Construction loans only charge interest-only repayments on the stage of construction your property is at, which is a method known as progressive draw-down or progress payments. This process usually consists of five to six stages, which might look something like this: 

Stage

Typical Components

Deposit

Paying the builder to begin construction

Base

Concrete slab complete or footings 

Frame

House frame complete and approve

Lockup

Windows/doors, roofing, brickwork, insulation

Fixing

Plaster, kitchen cupboards, appliances, bathroom, toilet, laundry fittings/tiling etc.

Completion

Fencing, site clean-up, final payment to builder

So if one of these stages (such as the base including the deposit on the base) costs $100,000, then for the duration of that stage you'll only be charged interest on that $100,000. The progressive drawdowns are cumulative in nature, so you don't have to pay interest on constructions that the lender (and yourself) hasn't paid the builders for yet. 

How to apply for a construction loan 

You'll need all the usual items required for any home loan application, including:

  • Identification 
  • Employment information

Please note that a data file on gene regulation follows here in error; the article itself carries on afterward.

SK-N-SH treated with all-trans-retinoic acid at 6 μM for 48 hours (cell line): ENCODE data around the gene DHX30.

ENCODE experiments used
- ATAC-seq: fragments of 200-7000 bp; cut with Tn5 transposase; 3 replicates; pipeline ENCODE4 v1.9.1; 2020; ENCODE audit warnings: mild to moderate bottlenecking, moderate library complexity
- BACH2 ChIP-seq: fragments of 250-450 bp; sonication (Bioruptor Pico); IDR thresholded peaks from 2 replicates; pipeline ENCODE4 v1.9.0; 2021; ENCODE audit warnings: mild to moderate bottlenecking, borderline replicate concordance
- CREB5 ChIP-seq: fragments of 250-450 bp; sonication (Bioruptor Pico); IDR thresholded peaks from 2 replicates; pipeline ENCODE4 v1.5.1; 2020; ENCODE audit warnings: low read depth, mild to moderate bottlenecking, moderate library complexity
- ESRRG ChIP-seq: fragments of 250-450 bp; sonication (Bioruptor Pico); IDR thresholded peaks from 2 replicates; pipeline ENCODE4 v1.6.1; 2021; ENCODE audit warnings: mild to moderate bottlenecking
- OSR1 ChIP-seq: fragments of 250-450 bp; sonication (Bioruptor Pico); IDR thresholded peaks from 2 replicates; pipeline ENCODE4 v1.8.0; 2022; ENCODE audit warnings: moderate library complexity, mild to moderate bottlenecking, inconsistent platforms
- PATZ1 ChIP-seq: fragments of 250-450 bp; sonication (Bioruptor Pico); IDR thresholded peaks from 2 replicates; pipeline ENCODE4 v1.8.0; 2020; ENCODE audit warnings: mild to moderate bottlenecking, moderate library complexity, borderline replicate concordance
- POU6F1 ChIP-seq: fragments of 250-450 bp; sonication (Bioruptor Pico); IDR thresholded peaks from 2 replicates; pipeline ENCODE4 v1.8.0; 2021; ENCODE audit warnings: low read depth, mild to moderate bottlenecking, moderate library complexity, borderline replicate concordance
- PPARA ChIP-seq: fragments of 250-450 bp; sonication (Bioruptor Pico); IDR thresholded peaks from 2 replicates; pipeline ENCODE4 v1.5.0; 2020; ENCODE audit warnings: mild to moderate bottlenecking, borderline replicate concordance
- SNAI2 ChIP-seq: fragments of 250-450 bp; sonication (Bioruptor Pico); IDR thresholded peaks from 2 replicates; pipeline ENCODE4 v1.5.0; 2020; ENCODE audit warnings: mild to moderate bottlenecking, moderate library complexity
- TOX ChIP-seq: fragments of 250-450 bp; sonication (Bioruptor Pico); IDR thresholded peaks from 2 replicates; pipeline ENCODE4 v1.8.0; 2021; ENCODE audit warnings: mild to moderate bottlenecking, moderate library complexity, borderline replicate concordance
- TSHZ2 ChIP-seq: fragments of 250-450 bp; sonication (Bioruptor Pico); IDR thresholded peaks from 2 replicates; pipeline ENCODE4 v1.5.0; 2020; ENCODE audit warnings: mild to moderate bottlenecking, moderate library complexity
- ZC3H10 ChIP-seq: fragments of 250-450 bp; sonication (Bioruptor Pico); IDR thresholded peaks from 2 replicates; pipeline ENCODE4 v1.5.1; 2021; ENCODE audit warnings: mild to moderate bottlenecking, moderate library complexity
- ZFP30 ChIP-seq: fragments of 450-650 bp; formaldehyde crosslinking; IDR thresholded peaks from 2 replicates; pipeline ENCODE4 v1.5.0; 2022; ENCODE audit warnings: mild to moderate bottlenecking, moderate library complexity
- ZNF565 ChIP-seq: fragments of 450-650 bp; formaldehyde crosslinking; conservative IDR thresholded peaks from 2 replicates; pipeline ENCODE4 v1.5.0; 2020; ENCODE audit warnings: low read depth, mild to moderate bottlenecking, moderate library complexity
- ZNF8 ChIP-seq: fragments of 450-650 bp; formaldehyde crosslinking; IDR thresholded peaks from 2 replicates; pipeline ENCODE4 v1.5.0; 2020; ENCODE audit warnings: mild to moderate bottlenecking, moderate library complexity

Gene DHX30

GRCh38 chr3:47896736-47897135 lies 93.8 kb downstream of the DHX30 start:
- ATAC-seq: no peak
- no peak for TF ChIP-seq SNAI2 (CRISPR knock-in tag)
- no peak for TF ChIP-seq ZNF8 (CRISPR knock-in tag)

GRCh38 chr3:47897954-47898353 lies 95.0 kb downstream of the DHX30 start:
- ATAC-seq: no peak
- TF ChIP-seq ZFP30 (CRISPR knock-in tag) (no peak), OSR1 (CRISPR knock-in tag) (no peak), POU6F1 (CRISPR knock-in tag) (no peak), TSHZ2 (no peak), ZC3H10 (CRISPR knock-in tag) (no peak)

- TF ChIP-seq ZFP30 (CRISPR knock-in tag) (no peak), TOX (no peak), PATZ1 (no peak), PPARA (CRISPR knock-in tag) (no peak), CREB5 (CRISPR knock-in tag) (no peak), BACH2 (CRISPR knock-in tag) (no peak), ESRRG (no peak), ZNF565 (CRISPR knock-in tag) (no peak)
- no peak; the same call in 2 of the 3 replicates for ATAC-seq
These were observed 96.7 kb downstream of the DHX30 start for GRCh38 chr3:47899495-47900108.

• Payslips and pay summaries
  • Lists of assets and liabilities 
  • A savings history 

In addition to all of this, you'll need to present professional plans for the property, including an expected valuation. Having a bigger deposit can help too. 

If you’re interested in building a new home, chat with one of our lending specialists today to get pre-approved for a construction loan.

 

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Marie Mortimer is Managing Director of loans.com.au, one of Australia's largest online lenders. Since Marie started the business in 2011, Marie has grown loans.com.au into a company with $6 billion worth of home and car loans. Marie is dedicated to improving financial literacy for all Australians and is passionate about the FinTech industry in Australia. When she isn't at work, she loves to spend time with her husband and two young children.

loans.com.au is an online lender for home and car loans. Since 2011, Aussies have trusted our locally based loans.com.au team to support them with low home loan and car loan rates, approved quickly through the online loans.com.au app.